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A Marksheet and a Murder

India currently has one of the highest rates of student suicides in the world. Depression is now a household term.

Katherine By Katherine Abraham
Updated on :
Image Source: Hindustan Times

In February 2019, a popular international magazine published an article imploring that the Indian diaspora should take an urgent and immediate call on the alarming numbers of students committing suicide across the country.

As per the National Crime Records Bureau, at least one student is committing suicide even as you read this article and one can only wonder why? For a country that gave the world Aryabhatt and Sushruta, why has the pressure to be at the top and remain at the top now become an obsession?

Economic growth has brought with it economic instability and inequality. The case of the Indian parent is peculiar as he/she must strive to remain at the top in society with limited resources while concomitantly transferring pressure to the offspring who has not yet tasted the perils of the outside world. This results in a vicious cycle which involves an overbearing parent, a pressurised child and a stifling environment as the first step to murdering young dreams begin.

Two decades ago, an 80% was mediocre, today a 90 is scoffed at. With the increasing numbers of young people graduating every year, the potential employment ratio has yet to see a steady incline. The lack of jobs in the market is now forcing parents to invest their entire time in creating machines out of their little humans. Talking about exam pressure, young Zara (name changed) says, “I cannot afford to let my parents down. They have invested a lot of money in my education. If I fail, the money will be lost. The tuition fees were exorbitant this year.” Zara is a 12th class student studying in Pune. Her fears are rooted in the costs that her parents will have to bear should she not clear her necessary entrance tests apart from the board exams. The growth in the education sector has led to the mushrooming of various tuition centres promising naive young students to guide them to get that coveted 99%. Once paid, the fees are never refundable. This means that once you are stuck in the rut, you are permanently stuck.

Stepping up the Conscience Credo at School

Concentration levels for students are down. India currently has one of the highest rates of student suicides in the world. The need for good psychologists is on the rise. Anxiety, Trauma and other severe nervousness disorders are becoming ordinary in Indian society. Depression is now a household term.

A few years ago, the only way to get the child to study was to threaten to cut down his play time. Today, things are different. Parents promise their children the best Playstations, gadgets and more as an incentive, but, should the child underperform, the same parents cut off their internet, cable and their play time as well. This pressure cooker environment has killed the dreams of many a young child who aspires to be different.

Carving your independent niche in the world requires you to be able to handle success and failure with equal grace and fortitude. Building a resilient attitude in the child with the firm resolve to outperform themselves and encouraging them to build step by step, rather than be compared with a friend or family member makes it easier for the student to cope with his or her academic challenges.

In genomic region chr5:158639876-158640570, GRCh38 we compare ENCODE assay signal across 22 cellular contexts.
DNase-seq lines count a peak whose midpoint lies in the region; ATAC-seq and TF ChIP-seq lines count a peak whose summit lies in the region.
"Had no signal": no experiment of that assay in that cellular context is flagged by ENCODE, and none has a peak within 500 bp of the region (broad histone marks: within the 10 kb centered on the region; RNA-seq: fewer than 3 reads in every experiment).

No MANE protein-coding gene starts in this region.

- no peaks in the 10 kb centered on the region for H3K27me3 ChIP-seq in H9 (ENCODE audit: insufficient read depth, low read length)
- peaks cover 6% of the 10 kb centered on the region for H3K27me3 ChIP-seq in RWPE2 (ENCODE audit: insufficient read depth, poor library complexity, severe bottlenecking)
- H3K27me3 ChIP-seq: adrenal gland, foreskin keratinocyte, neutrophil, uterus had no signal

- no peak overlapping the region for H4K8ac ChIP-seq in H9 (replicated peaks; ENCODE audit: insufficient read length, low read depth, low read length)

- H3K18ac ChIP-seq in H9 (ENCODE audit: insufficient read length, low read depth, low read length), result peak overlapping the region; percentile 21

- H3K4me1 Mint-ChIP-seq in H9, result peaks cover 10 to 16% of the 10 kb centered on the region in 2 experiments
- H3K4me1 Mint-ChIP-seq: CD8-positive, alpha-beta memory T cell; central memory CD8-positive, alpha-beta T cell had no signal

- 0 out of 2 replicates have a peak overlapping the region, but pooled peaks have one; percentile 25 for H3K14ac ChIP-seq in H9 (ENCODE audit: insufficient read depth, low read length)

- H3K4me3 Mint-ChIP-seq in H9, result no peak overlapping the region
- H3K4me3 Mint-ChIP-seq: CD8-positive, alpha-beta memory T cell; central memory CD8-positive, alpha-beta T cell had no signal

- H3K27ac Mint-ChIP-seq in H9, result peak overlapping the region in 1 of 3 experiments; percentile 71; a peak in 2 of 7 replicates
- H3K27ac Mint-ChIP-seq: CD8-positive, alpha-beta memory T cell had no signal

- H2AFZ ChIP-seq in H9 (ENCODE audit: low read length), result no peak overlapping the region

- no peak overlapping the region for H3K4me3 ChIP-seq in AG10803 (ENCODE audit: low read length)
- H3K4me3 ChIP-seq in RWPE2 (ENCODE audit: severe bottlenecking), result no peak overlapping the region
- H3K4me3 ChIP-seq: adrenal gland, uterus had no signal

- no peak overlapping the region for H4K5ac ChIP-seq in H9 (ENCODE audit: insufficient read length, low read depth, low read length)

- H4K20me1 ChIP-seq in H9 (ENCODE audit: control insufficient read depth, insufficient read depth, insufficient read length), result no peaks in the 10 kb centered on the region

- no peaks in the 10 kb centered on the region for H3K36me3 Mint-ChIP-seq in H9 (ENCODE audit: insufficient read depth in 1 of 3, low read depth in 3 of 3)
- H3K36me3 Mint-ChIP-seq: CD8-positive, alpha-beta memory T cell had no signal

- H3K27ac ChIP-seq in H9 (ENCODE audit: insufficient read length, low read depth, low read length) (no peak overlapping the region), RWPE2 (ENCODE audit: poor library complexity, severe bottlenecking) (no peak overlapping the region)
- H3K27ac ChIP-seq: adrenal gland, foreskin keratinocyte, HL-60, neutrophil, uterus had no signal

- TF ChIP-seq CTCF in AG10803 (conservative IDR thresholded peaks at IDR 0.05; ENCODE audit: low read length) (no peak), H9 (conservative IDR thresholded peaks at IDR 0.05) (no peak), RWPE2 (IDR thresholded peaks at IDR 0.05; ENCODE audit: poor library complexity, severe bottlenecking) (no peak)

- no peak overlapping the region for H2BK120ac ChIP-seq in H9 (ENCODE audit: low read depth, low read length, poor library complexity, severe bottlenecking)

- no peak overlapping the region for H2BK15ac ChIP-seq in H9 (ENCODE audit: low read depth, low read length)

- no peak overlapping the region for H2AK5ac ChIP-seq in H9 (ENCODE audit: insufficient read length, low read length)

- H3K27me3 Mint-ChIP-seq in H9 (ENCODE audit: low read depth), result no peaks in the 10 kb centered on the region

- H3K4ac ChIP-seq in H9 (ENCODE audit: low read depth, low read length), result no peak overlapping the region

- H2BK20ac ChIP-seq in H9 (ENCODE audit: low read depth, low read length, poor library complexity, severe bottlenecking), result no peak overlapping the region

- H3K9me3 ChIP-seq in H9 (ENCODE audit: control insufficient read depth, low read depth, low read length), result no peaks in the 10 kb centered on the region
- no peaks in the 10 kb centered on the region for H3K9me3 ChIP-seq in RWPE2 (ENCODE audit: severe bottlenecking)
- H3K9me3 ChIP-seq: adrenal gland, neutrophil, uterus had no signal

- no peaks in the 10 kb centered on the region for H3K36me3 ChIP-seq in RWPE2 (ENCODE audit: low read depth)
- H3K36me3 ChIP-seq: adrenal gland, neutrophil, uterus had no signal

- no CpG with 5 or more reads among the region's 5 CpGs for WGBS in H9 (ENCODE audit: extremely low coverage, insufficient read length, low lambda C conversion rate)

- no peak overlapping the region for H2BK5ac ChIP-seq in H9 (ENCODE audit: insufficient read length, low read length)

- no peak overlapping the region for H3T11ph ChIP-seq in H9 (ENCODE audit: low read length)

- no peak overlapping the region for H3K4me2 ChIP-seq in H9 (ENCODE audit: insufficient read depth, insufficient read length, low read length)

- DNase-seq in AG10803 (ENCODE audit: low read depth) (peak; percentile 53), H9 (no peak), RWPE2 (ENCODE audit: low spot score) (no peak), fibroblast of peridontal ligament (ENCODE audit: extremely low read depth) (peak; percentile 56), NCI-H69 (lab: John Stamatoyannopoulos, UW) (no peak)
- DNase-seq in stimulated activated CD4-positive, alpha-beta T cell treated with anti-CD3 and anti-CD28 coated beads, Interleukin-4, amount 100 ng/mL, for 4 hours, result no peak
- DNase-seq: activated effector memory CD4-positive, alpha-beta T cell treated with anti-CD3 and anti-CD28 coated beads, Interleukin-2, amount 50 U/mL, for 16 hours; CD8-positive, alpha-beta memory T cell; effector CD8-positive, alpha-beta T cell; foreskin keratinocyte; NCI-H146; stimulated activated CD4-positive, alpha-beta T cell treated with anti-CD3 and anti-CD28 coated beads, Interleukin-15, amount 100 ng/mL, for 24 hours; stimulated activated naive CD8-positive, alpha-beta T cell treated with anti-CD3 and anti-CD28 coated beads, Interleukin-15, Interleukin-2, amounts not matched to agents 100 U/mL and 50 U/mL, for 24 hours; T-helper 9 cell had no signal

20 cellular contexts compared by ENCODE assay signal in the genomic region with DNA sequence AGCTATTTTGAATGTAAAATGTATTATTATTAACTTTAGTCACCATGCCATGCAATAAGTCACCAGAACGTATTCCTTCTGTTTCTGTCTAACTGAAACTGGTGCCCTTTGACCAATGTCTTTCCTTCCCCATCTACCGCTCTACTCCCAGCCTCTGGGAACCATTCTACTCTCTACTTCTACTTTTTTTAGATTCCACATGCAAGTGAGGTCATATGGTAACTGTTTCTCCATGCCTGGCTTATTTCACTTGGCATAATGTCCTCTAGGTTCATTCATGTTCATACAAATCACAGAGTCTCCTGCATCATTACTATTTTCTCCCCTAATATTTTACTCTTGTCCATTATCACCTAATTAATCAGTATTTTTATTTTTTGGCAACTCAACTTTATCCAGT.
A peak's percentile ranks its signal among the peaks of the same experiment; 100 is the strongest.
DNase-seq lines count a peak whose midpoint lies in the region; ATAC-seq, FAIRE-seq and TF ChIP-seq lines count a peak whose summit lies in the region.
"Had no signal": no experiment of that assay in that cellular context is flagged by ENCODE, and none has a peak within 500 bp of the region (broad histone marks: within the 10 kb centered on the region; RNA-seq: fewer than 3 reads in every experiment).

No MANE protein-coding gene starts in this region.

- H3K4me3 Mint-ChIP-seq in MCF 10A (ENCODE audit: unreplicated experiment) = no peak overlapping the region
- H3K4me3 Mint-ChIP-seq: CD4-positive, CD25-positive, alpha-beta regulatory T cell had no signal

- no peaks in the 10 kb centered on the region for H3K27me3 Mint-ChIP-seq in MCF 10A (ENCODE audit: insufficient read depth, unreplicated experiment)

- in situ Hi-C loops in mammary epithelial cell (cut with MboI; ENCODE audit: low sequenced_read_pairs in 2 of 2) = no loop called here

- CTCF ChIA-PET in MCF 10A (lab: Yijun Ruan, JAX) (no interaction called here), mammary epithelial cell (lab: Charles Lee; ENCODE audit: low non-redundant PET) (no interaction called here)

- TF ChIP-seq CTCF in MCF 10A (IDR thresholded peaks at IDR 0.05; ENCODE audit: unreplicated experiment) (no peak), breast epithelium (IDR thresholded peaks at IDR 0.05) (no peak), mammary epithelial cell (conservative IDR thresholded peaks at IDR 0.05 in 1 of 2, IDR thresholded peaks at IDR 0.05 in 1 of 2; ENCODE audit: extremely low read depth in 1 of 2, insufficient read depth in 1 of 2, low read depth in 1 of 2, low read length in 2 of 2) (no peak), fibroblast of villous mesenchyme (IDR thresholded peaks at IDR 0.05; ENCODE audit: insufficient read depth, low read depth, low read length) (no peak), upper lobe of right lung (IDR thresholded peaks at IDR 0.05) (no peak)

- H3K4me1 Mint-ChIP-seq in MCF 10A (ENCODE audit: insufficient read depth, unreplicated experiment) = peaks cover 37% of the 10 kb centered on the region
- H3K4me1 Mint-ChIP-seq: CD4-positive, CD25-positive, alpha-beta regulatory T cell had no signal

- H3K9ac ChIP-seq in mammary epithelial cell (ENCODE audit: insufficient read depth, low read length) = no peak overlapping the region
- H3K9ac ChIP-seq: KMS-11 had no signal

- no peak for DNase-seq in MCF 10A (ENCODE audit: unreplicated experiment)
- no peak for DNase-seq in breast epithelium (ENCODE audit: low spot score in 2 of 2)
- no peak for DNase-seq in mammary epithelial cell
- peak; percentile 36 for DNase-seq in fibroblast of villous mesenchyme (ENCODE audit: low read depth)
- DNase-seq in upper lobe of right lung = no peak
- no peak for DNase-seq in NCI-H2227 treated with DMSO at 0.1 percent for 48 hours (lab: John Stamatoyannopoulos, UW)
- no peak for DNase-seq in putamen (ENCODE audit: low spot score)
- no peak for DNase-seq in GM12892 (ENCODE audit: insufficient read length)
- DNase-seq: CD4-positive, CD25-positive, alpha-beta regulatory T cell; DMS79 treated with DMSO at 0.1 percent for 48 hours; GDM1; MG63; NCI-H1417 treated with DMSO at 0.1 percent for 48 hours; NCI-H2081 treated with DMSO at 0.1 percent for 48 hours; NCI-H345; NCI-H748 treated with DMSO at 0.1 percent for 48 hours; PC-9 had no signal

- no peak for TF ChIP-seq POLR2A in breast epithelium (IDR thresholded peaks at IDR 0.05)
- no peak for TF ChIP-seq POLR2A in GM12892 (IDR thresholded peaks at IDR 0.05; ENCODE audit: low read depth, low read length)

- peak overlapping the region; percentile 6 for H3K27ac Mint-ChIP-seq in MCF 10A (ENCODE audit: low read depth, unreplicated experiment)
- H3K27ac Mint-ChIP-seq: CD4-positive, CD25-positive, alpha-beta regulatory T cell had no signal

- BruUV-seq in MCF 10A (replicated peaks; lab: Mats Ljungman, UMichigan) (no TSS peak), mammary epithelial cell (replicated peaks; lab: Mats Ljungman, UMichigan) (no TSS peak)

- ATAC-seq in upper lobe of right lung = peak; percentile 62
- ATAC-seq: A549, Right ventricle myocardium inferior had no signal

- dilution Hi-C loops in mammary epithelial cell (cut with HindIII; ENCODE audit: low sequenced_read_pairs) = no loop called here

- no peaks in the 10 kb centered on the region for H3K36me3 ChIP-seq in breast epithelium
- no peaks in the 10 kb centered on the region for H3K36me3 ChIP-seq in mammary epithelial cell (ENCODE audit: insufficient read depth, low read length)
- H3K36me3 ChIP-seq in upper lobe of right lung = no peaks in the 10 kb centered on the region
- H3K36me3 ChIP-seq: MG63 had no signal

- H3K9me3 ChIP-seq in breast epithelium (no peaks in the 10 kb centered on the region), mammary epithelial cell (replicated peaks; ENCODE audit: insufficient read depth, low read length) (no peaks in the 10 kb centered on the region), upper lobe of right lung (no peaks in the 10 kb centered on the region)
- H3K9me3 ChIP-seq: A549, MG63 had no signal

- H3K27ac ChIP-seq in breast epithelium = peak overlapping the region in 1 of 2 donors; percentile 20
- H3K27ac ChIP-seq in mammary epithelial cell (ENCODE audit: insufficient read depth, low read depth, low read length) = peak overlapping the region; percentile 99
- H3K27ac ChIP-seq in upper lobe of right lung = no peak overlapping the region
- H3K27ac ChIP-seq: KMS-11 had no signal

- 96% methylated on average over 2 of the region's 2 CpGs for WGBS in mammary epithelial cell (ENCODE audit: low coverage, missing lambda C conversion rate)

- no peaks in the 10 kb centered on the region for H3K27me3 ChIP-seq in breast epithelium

It has been observed that around 50% of students opting for private coaching have over three independent tutors. Basically, it is school time x 2 for the student. Many teachers holding private classes ensure that they prepare the students coming to them directly far better than the institutions they are engaged with. This too has affected the morale and the overall system.

It has also been observed that the parents of students who have not been able to complete their education tend to pressurise their children more than those whose parents are graduates. The overwhelming pressure has unfortunately led to a large number of students opting to end their lives instead of communicating with their parents and teachers.

The claustrophobic academic environment has led to many students believing that there is no hope for them in this cut-throat competitive world. The need to secure our students’ mental health and help them build a resilient attitude toward failure is of absolute importance. That said, we need to engage our parents and build confidence in them, that every bend is not an end.

While the rat-race for numbers will be a part and parcel of the current academic trend, a worthy step one is to look at improving students holistically. In-house psychological counselling is still not a part of many schools and colleges. A controlled environment does not provide for a rounded development and hence a steady mix of sports and academics must be actively encouraged. Vocational training is also extremely important and can improve young lives while opening new career avenues.

What India needs right now is for a literate audience whose decision making ability and analytical skills are at an optimum level. What we need is for our parents to understand that every child cannot be Aryabhatt but every child by default is talented in one way or the other. What we need is for us to be able to procure means to probe and bring out this untapped potential.

Once the students have confidence in themselves, there will be no stopping them!

India and the case for juvenile delinquency


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